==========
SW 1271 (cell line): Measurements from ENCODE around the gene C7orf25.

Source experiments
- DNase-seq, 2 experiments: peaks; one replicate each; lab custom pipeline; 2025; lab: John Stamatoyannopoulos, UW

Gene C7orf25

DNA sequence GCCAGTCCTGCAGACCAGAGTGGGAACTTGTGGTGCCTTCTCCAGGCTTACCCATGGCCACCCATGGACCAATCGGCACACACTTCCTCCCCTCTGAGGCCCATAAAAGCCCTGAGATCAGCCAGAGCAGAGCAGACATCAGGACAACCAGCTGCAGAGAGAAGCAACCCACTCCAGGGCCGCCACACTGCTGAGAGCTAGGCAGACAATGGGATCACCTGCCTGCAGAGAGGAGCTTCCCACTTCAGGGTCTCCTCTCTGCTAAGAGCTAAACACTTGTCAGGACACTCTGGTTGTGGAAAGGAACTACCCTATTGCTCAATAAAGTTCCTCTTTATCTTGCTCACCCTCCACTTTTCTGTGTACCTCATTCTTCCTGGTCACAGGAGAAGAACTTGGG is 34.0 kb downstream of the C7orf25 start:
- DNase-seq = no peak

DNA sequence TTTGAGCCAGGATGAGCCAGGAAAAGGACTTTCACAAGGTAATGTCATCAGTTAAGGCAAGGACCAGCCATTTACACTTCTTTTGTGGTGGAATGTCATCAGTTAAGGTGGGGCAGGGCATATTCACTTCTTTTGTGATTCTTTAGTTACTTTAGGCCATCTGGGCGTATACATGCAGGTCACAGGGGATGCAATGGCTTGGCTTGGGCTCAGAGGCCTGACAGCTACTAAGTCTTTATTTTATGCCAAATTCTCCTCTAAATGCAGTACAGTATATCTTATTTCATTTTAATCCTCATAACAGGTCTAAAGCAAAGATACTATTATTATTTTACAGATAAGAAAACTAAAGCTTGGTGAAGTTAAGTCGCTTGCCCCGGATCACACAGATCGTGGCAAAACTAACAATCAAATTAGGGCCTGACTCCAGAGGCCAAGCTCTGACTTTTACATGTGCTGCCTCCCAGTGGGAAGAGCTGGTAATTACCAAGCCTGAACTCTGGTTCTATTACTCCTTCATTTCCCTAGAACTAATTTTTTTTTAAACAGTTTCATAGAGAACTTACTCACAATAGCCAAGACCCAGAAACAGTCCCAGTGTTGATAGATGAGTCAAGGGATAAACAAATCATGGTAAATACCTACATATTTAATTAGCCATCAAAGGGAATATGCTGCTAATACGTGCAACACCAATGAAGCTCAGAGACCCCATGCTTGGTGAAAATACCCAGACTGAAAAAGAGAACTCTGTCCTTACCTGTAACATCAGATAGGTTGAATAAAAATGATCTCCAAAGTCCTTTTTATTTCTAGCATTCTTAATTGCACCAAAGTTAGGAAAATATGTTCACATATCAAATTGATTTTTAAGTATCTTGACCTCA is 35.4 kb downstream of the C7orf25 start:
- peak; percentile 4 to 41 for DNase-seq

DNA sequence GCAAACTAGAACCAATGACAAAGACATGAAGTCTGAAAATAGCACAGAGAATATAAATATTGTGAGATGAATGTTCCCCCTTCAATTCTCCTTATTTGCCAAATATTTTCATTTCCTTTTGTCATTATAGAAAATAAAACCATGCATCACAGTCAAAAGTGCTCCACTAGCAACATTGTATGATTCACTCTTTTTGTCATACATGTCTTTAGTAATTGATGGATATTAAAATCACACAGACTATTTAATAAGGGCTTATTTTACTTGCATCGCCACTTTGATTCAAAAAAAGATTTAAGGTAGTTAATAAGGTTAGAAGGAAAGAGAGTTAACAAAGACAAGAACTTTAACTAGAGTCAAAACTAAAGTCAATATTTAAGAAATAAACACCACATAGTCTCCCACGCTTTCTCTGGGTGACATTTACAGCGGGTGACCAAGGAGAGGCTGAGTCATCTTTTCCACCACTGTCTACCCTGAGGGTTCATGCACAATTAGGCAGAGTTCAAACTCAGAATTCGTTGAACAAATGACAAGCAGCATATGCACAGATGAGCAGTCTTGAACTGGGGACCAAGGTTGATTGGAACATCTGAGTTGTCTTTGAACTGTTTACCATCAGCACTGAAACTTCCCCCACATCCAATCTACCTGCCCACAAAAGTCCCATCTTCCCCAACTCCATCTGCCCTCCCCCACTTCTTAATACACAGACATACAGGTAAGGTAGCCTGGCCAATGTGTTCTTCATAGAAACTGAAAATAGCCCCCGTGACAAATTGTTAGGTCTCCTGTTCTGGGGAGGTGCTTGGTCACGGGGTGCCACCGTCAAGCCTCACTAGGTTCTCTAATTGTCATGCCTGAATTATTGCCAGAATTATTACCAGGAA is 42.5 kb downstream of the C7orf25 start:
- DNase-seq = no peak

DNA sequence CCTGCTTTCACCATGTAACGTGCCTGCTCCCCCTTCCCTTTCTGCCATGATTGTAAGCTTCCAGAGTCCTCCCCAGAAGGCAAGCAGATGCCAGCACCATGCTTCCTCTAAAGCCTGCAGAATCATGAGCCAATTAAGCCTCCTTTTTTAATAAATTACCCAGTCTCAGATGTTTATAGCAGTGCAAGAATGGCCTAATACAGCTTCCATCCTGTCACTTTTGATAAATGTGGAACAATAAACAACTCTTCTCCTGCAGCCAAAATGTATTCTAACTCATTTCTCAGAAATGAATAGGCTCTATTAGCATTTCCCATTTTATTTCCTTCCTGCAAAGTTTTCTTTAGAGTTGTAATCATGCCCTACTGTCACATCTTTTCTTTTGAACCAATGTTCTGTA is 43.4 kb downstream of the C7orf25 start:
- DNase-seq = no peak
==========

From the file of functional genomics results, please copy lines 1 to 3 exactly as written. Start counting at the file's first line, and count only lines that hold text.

SW 1271 (cell line): Measurements from ENCODE around the gene C7orf25.

Source experiments
- DNase-seq, 2 experiments: peaks; one replicate each; lab custom pipeline; 2025; lab: John Stamatoyannopoulos, UW